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The Greatest Gift of All (Economically Speaking)

Dec. 23 (Bloomberg) -- In January 1993, Joel Waldfogel asked 86 undergraduate students whether they liked their Christmas gifts. But Waldfogel is an economist, so he phrased the question more precisely, asking them how much they would’ve paid to buy those items for themselves.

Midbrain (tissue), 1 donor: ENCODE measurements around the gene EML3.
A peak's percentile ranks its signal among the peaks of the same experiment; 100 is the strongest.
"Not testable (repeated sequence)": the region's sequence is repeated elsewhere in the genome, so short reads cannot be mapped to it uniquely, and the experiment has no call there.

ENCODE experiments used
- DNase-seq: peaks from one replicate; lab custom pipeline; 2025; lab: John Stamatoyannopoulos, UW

The results were grim, at least for the gift-givers: The students estimated that their gifts had cost $438.20 -- but they said the most they would have been willing to pay for them was $313.40. Two months later, Waldfogel rounded up 58 more students and asked them how much cash it would have taken to make them “indifferent between the gift and the cash.” These students estimated that their holiday gifts had cost $508.90 on average. But they would’ve been just as happy with $462.10 in cash.